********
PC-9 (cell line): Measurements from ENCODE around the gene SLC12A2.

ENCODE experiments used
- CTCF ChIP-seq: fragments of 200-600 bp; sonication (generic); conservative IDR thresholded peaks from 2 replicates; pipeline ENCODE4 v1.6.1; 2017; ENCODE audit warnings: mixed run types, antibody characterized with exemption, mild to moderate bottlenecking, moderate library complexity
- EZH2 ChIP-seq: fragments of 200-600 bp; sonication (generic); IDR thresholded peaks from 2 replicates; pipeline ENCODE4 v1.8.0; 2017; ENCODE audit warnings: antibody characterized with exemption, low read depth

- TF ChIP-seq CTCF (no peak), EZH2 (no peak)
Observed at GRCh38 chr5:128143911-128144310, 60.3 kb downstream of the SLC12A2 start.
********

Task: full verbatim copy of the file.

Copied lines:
PC-9 (cell line): Measurements from ENCODE around the gene SLC12A2.

ENCODE experiments used
- CTCF ChIP-seq: fragments of 200-600 bp; sonication (generic); conservative IDR thresholded peaks from 2 replicates; pipeline ENCODE4 v1.6.1; 2017; ENCODE audit warnings: mixed run types, antibody characterized with exemption, mild to moderate bottlenecking, moderate library complexity
- EZH2 ChIP-seq: fragments of 200-600 bp; sonication (generic); IDR thresholded peaks from 2 replicates; pipeline ENCODE4 v1.8.0; 2017; ENCODE audit warnings: antibody characterized with exemption, low read depth

- TF ChIP-seq CTCF (no peak), EZH2 (no peak)
Observed at GRCh38 chr5:128143911-128144310, 60.3 kb downstream of the SLC12A2 start.